Yesterday I made pulled pork in our crock pot. Since it was pouring outside, I wasn’t willing to walk to the big grocery store. As such, any ingredients I needed had to be available at our local corner store (minus the pork itself, which had been hanging out in our freezer for months).
It was delicious, and while I don’t have an exact recipe, I’ll describe the process so you can throw whatever’s in your house in and have something equally delicious. I didn’t take photos because it just looked like shredded meat.
You will need:
- 4 – 6 pound pork butt. Which actually comes from the shoulder. It’s cheap. You should be able to get it for around $1.25 per pound. Less if it’s approaching the sell-by date.
- Crock pot. It needs to be big enough to fit the pork butt.
- An onion
- A clove of garlic or two
- A bottle of BBQ sauce
- Various spices. Whatever you have around is probably fine.
Thaw the pork butt in the microwave, or overnight in the fridge if you’re better at planning than I am.
While the pork is thawing, coarsely chop up the onion and garlic. Throw them in the crock pot haphazardly.
In a medium sized bowl, mix together equal parts of the following various spices, making substitutions for anything you have / don’t have / like / don’t like.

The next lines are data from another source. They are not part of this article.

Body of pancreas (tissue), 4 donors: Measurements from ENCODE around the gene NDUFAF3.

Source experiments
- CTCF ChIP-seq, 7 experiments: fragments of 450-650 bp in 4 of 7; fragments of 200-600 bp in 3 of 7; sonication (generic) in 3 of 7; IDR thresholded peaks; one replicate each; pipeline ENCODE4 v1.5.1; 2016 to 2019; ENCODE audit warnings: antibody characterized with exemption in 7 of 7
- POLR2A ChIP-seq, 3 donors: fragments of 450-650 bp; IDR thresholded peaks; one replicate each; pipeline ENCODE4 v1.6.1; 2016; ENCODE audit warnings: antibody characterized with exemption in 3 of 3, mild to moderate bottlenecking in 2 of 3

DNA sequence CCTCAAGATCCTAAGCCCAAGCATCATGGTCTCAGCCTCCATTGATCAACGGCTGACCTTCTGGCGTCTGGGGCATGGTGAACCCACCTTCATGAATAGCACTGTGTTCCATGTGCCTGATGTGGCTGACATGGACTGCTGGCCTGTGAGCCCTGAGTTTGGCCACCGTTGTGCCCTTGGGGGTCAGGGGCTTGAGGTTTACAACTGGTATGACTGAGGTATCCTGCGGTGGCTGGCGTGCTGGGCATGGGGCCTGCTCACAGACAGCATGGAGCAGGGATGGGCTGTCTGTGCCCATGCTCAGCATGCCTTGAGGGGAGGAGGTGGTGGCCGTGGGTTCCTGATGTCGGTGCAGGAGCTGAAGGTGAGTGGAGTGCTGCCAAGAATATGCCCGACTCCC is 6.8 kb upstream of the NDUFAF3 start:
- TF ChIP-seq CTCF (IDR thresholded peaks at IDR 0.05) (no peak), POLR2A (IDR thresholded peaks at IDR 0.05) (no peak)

- Ground black pepper
- Brown sugar
- Chili Powder
- Garlic Powder
I used 2 tablespoons of each for an 8.5 lb chunk of meat, though I added some extra paprika because it smelled so nice. I also used curry powder instead of chilli powder/tumeric because I didn’t have either of those.
Alternately, you can used a pre-made BBQ rub, but they didn’t sell that at my corner store.
Take your thawed pork butt and rub the spice mix all over it. Place the pork butt in the crock pot on top of the onions/garlic, and go ahead and dump the rest of the rub in there.
Fill the crock pot about 2/3 with water, or stock if that’s how you roll.
Cook 6+ hours on high or 10+ hours on low. If you have a temperature probe, make sure the interior of the meat gets up to at least 145 degrees F. The longer it cooks, the easier the next step will be.
Once you’re tired of waiting, turn off the crock pot. If you’re lucky, the meat will be so tender it will slide off the bone and you can pull the bone out easily, and then use tongs to move the chunks of meat into a bowl. If you’re like me, the meat will hang onto the bone for dear life and you’ll have to figure out how the hell to lift an 8.5 pound roast out of a vat of boiling water and fat.
I ended up using a measuring cup to scoop off some of the liquid, cut some of the bigger chunks off the bone, and then move the whole thing into another bowl where I could hack at it for a little while.
Step 6: After liberating the bone and meat, get rid of all the inedible bits like the skin, bone, and fat. Discard them along with the onions and garlic, who valiantly gave up their lives for your pork. Pour off most of the water/fat broth, leaving about half an inch in the bottom of the crock pot.
Step 7: Return the meat to the crock pot and shred it using two forks. By the time you’re done, it should suck up the remaining broth and be deliciously juicy.
Step 8: Dump the bottle of BBQ sauce in there. Mix it up.
Tada! You now have pulled pork! Eat on a sandwich, or just straight up.